REASONS TO GO: Moments of insight and thoughtfulness that sneak up on you. Gorgeous images and cinematography. If you love Fellini, this is for you.

REASONS TO STAY: Unabashedly pretentious. Far too long.

FAMILY VALUES:  There is graphic nudity and a good deal of sexuality and sensuality. There’s also some drug content and a smattering of foul language.

TRIVIAL PURSUIT: The performance artist in the film Talia Concept’s head-butting spectacle is a nod to real world performance artist Marina Abramovic.

CRITICAL MASS: As of 3/12/14: Rotten Tomatoes: 91% positive reviews. Metacritic: 86/100.

COMPARISON SHOPPING: La Dolce Vita

FINAL RATING: 7/10

NEXT: Our Film Library begins!

Nine


Nine

As you can see, film directors really do have a God complex.

(Weinstein) Daniel Day-Lewis, Judi Dench, Marion Cotillard, Penelope Cruz, Nicole Kidman, Sophia Loren, Kate Hudson, Stacey “Fergie” Ferguson, Ricky Tognazzi, Giuseppe Cederna, Elio Germano, Andrea di Stefano. Directed by Rob Marshall

The creative process is a tricky one. The moment you put pen to paper, image to film, something dies a little bit. It is not a pleasant process; it is violent sometimes, turning savagely on the artist.

Guido Contini (Day-Lewis) is one of the most acclaimed film directors in the world, certainly in the Italy of the mid-1960s. Referred to affectionately as “Maestro,” he has been on a bit of a cold streak of late, his last two movies having been as he put it “flops.” His latest, Italia, starring his regular leading lady Claudia Schaeffer (Kidman), is meant to put him back in the drivers’ seat. At least, his producer (Tognazzi) hopes so.

Guido, on the other hand, is falling apart both personally and professionally. He is suffering from an excruciating case of writer’s block and has been unable to write down a single word or idea about the movie with filming set to begin in only ten days. He is under enormous pressure from his producers, the studio and the press; after another banal press conference at his home base of Cinecitta Studios in Rome, he flees to a spa on the Italian coast. 

There his personal shortcomings begin to catch up to him. Guido is a charming womanizer; he married Luisa (Cotillard), his first leading lady and is having an affair with Carla (Cruz), who is also married. He confesses his anxieties to his friend and therapist of a sort Lilli (Dench) the costume designer. All of them show up at the spa, throwing his marriage into disarray – where it was heading anyway. He is having flashbacks of his late mother (Loren) and Saraghina (Ferguson), a prostitute he had known in his youth. To make matters even more complicated, an American reporter (Hudson) with a passion for his style makes it clear she wouldn’t mind sharing his bed. What’s an artiste to do?

Director Marshall won an Oscar for Best Picture for Chicago and no doubt the producers were hoping that lightning would strike twice. After all, this was a Tony-winning musical based on the great Italian director Federico Fellini’s masterpiece 8 1/2. Unfortunately, this musical simply doesn’t measure up to Chicago. Whereas Chicago didn’t take itself terribly seriously in many ways, Nine certainly does, full of sequences that take place in Guido’s tortured mind that come off as self-indulgent. Perhaps that is as well, since Guido clearly is guilty of that particular sin.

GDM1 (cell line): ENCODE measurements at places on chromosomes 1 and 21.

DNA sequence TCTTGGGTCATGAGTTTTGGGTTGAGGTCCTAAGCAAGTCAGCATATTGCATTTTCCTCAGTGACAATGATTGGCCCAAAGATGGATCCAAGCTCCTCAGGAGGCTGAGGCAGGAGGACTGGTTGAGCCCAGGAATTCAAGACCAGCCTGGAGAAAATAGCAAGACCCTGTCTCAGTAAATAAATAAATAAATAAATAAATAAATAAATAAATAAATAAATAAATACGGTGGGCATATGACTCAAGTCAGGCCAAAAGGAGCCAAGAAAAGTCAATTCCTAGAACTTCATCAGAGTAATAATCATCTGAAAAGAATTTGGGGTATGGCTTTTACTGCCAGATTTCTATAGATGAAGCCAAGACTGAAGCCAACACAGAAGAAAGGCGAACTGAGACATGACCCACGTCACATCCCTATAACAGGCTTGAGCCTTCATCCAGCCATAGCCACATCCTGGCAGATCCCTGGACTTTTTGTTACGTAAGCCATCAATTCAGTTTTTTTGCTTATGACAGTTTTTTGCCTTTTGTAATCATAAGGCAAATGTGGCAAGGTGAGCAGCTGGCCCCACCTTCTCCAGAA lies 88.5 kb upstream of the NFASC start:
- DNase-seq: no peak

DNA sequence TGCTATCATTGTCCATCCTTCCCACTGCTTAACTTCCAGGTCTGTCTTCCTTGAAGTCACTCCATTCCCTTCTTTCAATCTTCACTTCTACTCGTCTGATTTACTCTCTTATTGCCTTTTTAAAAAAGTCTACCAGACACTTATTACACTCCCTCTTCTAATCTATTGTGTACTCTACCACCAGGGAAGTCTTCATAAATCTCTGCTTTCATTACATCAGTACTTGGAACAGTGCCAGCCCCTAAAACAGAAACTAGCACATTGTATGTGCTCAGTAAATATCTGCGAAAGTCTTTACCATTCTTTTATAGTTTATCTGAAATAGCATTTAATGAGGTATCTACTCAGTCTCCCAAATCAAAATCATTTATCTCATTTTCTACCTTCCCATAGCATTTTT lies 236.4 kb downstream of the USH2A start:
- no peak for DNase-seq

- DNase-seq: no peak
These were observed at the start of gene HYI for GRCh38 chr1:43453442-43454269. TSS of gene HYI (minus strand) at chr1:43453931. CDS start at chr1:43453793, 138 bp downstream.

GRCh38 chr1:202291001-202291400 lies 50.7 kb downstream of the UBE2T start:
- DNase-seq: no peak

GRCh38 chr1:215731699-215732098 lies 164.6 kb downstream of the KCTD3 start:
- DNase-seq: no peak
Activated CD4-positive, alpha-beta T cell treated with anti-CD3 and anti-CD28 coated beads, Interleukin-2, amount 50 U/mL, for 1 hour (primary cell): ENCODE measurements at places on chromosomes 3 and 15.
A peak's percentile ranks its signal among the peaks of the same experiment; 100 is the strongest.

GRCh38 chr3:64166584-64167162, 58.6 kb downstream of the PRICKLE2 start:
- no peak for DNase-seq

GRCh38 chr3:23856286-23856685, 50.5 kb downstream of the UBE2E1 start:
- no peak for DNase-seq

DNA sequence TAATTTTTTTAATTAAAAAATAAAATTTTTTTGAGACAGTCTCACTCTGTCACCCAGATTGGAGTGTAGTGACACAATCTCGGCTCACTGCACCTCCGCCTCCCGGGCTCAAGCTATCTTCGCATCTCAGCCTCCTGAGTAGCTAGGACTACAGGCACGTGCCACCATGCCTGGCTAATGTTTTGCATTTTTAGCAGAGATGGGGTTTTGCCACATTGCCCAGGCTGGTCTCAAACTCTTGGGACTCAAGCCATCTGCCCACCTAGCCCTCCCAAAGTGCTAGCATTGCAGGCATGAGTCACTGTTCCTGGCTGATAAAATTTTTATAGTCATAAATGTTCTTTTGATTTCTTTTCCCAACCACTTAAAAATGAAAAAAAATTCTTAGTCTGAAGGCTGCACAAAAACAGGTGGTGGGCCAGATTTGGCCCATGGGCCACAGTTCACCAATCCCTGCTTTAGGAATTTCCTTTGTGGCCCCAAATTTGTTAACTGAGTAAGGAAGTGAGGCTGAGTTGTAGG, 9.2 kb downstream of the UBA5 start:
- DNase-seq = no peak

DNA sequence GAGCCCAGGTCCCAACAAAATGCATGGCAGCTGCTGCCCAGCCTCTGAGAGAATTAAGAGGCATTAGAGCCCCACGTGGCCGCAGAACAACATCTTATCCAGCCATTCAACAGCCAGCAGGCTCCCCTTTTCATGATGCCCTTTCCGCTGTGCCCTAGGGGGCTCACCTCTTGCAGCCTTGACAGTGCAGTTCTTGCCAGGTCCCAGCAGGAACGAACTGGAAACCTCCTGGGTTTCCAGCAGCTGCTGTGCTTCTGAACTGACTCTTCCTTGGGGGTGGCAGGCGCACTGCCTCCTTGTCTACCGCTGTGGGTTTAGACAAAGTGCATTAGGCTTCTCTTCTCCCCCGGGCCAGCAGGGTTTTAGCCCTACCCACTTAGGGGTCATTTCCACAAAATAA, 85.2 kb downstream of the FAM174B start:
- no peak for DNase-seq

My issue is that if you’re going to have a musical, the music should be memorable, no? Unfortunately, there are no songs here that are going to make you rush out and buy the soundtrack. The closest number that comes to it is ”Be Italian” as sung by Fergie – who knew that she would be one of the best features of this movie – and even that number is sabotaged by an egregious misuse of sand. Clearly the movie would have benefitted from an Andrew Lloyd Weber who, for all his detractions, definitely knows how to write a song that will stick with you.

When the musical numbers are the weakest part of your musical, you know you’re in trouble. The movie is saved by the depiction of Fellini’s Rome, taking you back to an era of Vespas, skinny ties, sophisticated women in cocktail dresses and cool Ray-Bans on the faces of suave men. Also, any opportunity to see Sophia Loren is worth taking. Ms. Loren is in her seventies now, but she still grabs your attention every time she’s onscreen. Modern movie goddesses like Kidman and Cruz simply can’t compete.

Because the musical numbers take place in the sexually-obsessive Guido’s mind, most of the women are clad in lingerie during them. Normally I don’t object to that kind of thing but you eventually come to a point of overload and quite frankly while I admire Judi Dench as the great actress she is and believe she is a beautiful woman, seeing her in a bustier trailing a feather boa the length of a Winnebago behind her was just disconcerting.

Even so, I enjoyed myself somewhat despite the many failings of the movie, which I guess is damning it with faint praise. If the music had been better, perhaps Marshall might have had something here but quite frankly, he was sunk before he even rolled cameras. I think Guido might have understood that completely.

REASONS TO GO: Recreates Fellini’s Rome very nicely. Sophia Loren is the epitome of Italian glamour and worth seeing alone. Day-Lewis does a credible job in a role he probably shouldn’t have taken.

REASONS TO STAY: The musical numbers are not terribly memorable, despite all the glitz and lingerie. Too over-the-top in places.  

FAMILY VALUES: Lots of lingerie, incessant smoking and a lot of sexuality make this not a kid-friendly musical.

TRIVIAL PURSUIT: The late Raul Julia originated the role of Guido Contini on Broadway.

HOME OR THEATER: In order to more closely replicate the Broadway experience I recommend you see it on the big screen.

FINAL RATING: 5/10

TOMORROW: Final Destination 3